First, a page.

(NewsNation) A lawyer living in New Jersey has been accused of being a serial rapist for crimes he allegedly committed in Boston 15 years ago. How did the FBI connect him to the crimes?
The same way law enforcement agencies tied Bryan Kohberger to a quadruple homicide in Idaho through the help of genealogical gene testing.
The process works by taking a DNA sample and looking for matches in a public database, in this case on GEDmatch and Family Tree DNA, the smaller two.
We were looking for partial matches, people who shared a certain percentage of their DNA with the unknown suspect; this is typically second, third, fourth cousin and beyond, explained CeCe Moore, lead genetic genealogist at Parabon NanoLabs. So if you share about 1% of your DNA with someone, you’re probably a third cousin; this means that we reconstruct the family trees back to their great-great-grandparents.
After a family tree is built, law enforcement can then identify a likely suspect from which to collect a DNA sample to compare it to DNA found at the crime scene.
This really is gumshoe detective work, where you are out conducting surveillance and looking for that opportunity to grab that glass, that straw, that cigarette, whatever it may be, protect it and take it to the lab, Former FBI Agent Jennifer Coffindaffer said.
Police did just that to arrest and charge a man they say perpetrated multiple rapes and sexual assaults in Boston.
Matthew Nilo, of Weehawken, New Jersey, pleaded not guilty on Monday to several charges, including three counts of aggravated rape, two counts of kidnapping, one count of assault with intent to rape, and one count of indecent assault and battery. The allegations stem from four attacks that occurred in Boston’s Charlestown neighborhood from August 2007 to December 2008, during which time authorities say Nilo lived in the city.
During a company event earlier this year, the FBI recovered the defendant’s used utensils and glassware, authorities said. They obtained DNA from her glass that matched DNA from the three rape victims and was a probable match to DNA found on a glove worn by the fourth victim, prosecutors said.
Nilos’ attorney, Joseph Cataldo, questioned how his clients’ DNA was collected.
I understand the procedures used by law enforcement are somewhat suspicious, he said outside the courthouse on Monday. It appears they obtained DNA evidence without ever obtaining a search warrant. If that turns out to be true, this is an issue that will be vigorously pursued.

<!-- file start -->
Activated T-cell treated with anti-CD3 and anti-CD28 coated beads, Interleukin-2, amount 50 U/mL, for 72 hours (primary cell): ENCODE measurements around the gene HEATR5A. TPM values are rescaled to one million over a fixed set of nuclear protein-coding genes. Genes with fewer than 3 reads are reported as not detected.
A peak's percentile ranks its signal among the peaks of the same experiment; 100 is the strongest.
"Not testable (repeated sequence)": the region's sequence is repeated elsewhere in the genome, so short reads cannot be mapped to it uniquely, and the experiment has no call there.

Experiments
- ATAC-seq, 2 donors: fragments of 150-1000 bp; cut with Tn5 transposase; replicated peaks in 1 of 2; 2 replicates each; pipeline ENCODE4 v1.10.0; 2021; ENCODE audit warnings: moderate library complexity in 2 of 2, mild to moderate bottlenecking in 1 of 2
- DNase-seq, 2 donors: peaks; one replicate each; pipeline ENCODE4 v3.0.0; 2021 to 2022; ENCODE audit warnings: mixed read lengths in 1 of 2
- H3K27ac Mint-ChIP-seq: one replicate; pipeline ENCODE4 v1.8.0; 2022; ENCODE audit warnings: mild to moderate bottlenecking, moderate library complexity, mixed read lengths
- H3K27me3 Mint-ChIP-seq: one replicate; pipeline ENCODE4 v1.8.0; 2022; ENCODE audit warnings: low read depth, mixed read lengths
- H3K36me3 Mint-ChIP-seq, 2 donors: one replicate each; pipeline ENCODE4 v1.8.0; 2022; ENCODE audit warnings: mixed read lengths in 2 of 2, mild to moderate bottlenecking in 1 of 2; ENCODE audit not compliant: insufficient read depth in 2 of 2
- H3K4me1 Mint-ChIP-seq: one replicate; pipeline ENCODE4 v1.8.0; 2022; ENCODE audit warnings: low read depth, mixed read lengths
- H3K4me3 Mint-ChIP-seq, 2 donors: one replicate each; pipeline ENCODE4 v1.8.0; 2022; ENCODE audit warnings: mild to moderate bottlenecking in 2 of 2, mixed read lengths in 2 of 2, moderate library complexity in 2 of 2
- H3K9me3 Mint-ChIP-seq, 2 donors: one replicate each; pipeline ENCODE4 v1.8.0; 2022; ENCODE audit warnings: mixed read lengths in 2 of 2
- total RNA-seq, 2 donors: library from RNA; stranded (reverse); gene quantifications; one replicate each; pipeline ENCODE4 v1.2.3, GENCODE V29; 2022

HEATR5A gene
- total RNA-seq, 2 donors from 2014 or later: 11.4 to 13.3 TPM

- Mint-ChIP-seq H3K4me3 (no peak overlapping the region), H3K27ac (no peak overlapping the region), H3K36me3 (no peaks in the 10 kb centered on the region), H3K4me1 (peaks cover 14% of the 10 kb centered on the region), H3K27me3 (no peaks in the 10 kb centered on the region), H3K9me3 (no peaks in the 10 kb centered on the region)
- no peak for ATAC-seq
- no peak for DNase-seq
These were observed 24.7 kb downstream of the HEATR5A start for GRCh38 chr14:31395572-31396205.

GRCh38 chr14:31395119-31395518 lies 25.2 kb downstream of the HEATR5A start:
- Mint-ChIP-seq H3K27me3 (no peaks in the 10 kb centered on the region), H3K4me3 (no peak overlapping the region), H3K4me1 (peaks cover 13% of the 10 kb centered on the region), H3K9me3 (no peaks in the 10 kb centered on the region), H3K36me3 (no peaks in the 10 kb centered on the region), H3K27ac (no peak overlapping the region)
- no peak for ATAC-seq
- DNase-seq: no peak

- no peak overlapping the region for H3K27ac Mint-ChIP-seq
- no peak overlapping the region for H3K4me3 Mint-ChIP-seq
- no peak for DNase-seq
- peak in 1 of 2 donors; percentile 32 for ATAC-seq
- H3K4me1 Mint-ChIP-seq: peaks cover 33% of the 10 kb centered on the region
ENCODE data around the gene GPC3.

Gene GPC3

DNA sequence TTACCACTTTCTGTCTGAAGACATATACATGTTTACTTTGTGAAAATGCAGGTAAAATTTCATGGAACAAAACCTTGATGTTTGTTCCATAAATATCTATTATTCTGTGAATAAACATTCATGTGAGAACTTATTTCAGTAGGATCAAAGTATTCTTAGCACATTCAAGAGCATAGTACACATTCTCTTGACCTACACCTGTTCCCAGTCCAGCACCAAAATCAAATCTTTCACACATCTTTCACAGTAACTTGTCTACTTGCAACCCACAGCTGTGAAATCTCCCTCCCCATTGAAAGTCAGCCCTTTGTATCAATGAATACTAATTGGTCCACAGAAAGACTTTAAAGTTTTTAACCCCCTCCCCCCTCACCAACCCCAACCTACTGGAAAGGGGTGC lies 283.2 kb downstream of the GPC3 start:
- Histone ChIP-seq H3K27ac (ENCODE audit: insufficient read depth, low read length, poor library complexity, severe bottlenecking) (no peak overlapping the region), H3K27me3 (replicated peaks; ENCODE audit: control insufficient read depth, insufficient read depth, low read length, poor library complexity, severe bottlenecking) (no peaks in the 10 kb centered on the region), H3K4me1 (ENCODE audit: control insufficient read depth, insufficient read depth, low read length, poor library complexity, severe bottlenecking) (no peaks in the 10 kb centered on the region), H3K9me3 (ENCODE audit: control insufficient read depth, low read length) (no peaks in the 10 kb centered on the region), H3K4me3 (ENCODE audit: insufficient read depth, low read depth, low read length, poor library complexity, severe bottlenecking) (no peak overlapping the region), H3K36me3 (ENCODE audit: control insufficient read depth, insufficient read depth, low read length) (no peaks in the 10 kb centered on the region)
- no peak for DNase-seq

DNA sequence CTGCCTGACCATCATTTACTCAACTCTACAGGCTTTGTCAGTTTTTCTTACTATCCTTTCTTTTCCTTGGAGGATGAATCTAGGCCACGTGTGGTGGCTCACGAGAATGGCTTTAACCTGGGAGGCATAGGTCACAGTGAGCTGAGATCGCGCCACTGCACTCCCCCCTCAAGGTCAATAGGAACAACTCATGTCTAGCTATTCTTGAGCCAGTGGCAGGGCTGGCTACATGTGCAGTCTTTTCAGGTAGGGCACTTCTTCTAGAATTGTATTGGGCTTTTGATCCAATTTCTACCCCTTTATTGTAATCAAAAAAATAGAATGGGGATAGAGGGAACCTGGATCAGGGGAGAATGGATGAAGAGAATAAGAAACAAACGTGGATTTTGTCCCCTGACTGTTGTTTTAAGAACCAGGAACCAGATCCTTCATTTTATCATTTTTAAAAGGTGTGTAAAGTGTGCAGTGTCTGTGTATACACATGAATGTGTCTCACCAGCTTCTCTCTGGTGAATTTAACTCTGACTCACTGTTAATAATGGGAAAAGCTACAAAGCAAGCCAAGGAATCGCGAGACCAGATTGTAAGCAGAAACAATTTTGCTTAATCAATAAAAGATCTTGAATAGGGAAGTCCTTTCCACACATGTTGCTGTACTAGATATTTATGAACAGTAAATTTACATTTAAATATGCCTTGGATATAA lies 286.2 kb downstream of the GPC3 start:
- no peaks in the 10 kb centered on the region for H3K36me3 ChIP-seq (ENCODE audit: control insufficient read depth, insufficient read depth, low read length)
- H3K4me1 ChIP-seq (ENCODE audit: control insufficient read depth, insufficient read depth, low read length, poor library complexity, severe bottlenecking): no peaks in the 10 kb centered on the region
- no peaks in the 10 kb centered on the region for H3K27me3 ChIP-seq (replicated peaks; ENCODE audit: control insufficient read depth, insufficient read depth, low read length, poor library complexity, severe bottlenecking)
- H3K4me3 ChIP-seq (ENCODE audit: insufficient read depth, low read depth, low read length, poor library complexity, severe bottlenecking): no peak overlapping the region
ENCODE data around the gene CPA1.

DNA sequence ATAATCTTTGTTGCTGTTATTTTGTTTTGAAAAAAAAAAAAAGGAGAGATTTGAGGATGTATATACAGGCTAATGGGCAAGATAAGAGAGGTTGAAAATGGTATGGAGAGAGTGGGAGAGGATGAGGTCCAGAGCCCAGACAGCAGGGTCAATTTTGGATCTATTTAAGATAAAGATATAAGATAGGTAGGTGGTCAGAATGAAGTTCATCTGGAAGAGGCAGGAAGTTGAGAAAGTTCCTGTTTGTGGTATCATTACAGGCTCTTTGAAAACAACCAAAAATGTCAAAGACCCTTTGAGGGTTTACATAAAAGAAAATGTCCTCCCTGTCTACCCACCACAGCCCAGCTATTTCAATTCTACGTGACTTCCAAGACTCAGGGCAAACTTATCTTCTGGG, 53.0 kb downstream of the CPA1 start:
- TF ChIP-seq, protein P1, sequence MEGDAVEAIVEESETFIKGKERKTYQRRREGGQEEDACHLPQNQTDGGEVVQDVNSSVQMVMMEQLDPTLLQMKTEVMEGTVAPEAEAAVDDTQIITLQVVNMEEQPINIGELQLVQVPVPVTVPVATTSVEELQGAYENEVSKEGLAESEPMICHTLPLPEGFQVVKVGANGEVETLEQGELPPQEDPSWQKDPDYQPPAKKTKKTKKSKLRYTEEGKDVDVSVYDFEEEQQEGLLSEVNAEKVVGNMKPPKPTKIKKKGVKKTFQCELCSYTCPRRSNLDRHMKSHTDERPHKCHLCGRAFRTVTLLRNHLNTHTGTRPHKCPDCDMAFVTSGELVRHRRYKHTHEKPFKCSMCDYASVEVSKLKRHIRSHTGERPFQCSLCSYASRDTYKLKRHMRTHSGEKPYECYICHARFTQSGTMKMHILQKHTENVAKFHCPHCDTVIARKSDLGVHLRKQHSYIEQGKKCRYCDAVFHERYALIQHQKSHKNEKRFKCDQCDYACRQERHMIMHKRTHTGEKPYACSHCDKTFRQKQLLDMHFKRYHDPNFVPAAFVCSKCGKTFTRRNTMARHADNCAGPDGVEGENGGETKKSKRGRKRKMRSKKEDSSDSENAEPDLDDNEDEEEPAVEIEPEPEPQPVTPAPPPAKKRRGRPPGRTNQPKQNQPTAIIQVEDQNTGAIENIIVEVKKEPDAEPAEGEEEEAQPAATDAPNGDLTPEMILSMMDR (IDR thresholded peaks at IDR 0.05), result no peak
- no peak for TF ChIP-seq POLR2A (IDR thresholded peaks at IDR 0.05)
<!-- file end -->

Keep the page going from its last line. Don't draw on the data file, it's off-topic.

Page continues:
However, Coffindaffer said the FBI and local police typically don’t stop at DNA evidence alone in pursuing a case.
They will try to confirm everything in terms of dates and times, where he lived, the vehicle that was used, allegedly a knife and a gun was used, Coffindaffer said. They will continue to work on this to confirm any information they currently have.
Genetic genealogy was also used to link Kohberger to the killings of four University of Idaho students last November.
Investigators say the key to the case was a DNA sample from the crime scene compared to the trash at Kohberger’s parents’ Pennsylvania home. Police used DNA belonging to Kohberger’s father to show a familial connection, which led to Kohberger’s arrest.
Moore previously told NewsNation that he thought there was probably more to the story, but his probable investigative genealogy played a part.
They don’t have to include everything in the affidavit, and genetic genealogy shouldn’t be used as the basis for an arrest, Moore said at the time.
It can be used for veterinary tips, like the one about the white car seen near the crime scene, he said. Police allegedly took trash from Kohberger’s home and used the DNA from it to essentially run a paternity test against DNA taken from a knife sheath found at the crime scene.
The two largest consumer genealogy services, Ancestry DNA and 23andMe, prohibit the use of DNA matching by law enforcement agencies. If they did, Moore believes it could help solve the 99 percent of violent offenders who leave DNA behind.
It would be a staggering increase in public safety and could save lives, Moore said. But I really don’t see those companies allowing it, it’s just not their business plan, their policy.
NewsNation Digital Producer Stephanie Whiteside and the Associated Press contributed to this report.
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